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[Off The Record]
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Death Cab for Cutie

A lot of indie guitar is about facing down private demons, but on this young Seattle bandís melodic third LP, singer/songwriter Benjamin Gibbard merely looks for shelter from the outside world. "Itís gotten late, and now I want to be alone," he sings on the opening "Steadier Footing," an understated mirage of tremolo guitar, velvety organ, and distant timpani that shows off the bandís ability to fold indie rockís blustery bash and pop in on itself. Gibbard spends a lot of time here pining for privacy ó "You wanted me to write you letters/But Iíd rather lose your address," he admits on "Information Travels Faster" ó and his bandmates give him the sonic equivalent, doling out misty sheets of minor-key guitar fuzz that swaddle his feathery tenor like a warm blanket. And guitarist Christopher Walla, who also handles the recording and production, is becoming increasingly good at his job: "Blacking Out the Friction" intertwines electric piano and guitar as if they were twin forces contending with Gibbardís thirst for solitude.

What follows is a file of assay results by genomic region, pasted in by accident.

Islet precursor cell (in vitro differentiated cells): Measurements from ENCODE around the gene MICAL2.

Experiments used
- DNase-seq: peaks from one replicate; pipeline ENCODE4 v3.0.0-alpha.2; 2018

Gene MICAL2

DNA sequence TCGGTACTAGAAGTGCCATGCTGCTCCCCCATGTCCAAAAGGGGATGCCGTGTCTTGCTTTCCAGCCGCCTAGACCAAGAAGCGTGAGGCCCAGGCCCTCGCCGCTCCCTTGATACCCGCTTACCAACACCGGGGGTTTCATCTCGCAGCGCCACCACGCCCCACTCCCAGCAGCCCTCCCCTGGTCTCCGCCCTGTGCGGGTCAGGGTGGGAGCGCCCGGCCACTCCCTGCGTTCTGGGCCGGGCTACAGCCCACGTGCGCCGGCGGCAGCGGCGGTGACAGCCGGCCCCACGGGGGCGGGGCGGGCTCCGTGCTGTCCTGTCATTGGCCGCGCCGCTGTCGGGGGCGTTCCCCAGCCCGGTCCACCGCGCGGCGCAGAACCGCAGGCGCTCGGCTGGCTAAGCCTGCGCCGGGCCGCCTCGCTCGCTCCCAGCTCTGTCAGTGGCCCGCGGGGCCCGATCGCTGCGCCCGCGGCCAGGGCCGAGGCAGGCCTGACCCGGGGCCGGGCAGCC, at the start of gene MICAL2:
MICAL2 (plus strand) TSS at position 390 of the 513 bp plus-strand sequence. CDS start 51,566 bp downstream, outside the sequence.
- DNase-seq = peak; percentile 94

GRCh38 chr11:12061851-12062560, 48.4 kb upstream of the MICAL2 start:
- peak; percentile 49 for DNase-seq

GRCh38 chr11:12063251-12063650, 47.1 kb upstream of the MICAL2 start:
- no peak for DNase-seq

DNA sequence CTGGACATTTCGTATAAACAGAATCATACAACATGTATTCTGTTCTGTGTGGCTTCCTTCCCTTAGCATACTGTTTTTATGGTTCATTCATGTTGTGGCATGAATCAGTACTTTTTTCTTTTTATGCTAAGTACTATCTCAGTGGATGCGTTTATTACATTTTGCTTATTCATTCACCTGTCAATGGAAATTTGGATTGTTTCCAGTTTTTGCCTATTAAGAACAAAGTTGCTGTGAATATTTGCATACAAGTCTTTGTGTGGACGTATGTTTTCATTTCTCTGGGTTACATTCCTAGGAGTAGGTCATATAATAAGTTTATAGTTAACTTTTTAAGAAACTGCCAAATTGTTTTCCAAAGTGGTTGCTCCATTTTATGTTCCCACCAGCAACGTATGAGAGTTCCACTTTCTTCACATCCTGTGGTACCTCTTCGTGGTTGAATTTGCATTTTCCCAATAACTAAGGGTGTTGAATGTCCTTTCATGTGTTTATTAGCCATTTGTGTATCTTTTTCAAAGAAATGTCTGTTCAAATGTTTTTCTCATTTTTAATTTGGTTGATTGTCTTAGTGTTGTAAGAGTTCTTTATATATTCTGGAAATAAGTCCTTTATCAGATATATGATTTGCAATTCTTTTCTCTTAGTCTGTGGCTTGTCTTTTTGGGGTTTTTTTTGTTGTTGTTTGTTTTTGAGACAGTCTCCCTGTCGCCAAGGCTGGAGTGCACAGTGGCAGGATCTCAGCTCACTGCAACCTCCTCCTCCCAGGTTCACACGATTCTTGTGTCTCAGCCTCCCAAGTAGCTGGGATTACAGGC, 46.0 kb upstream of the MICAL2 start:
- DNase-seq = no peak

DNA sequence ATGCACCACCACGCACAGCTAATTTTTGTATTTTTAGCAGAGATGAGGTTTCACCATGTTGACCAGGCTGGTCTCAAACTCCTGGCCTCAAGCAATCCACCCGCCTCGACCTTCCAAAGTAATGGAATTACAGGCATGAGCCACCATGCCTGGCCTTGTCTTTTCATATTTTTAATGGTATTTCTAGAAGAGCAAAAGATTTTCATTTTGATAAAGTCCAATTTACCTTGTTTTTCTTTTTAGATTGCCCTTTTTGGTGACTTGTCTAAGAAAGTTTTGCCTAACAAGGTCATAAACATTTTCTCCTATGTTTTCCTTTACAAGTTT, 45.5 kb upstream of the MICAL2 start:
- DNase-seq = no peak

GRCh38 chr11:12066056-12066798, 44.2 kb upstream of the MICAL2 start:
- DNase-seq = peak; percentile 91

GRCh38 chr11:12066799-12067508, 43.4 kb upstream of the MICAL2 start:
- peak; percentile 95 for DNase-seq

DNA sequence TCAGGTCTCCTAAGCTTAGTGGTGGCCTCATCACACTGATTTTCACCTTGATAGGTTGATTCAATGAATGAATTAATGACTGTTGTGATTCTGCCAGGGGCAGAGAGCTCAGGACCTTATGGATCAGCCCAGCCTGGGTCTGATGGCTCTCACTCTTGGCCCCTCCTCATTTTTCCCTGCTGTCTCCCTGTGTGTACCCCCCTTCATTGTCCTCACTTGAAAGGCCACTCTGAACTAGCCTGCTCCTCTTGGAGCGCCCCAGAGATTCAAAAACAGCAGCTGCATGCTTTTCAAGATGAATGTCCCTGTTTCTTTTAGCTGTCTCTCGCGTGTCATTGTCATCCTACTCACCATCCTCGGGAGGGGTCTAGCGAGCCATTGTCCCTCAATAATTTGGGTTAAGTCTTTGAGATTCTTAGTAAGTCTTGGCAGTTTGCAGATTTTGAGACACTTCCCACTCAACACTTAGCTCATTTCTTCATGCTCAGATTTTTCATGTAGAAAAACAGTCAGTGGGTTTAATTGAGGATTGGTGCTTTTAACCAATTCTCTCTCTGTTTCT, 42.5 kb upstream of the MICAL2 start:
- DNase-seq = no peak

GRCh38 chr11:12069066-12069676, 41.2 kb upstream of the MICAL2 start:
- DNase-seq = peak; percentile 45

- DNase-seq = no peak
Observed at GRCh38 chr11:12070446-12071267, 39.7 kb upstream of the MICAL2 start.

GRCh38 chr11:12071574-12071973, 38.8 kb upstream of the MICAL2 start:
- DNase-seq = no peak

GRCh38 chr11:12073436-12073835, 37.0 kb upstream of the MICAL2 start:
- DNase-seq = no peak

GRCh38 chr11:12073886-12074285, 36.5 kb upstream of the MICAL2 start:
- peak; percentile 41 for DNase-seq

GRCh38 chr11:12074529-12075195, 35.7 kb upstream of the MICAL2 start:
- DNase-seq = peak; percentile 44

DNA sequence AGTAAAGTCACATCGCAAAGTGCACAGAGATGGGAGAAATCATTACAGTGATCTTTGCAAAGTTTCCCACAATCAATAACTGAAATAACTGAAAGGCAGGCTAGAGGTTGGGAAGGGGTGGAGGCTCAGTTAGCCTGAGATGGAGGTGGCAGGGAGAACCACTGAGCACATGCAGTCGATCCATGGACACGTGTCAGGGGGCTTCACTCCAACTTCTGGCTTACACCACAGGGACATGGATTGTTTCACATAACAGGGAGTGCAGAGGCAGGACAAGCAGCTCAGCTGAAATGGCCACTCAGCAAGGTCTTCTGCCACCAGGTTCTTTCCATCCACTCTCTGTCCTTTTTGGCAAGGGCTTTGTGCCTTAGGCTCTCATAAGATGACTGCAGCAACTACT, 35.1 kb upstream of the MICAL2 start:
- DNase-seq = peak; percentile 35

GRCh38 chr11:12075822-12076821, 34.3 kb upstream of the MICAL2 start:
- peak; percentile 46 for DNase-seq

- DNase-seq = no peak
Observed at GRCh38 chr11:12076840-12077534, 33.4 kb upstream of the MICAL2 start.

Issue Date: November 8 - 15, 2001

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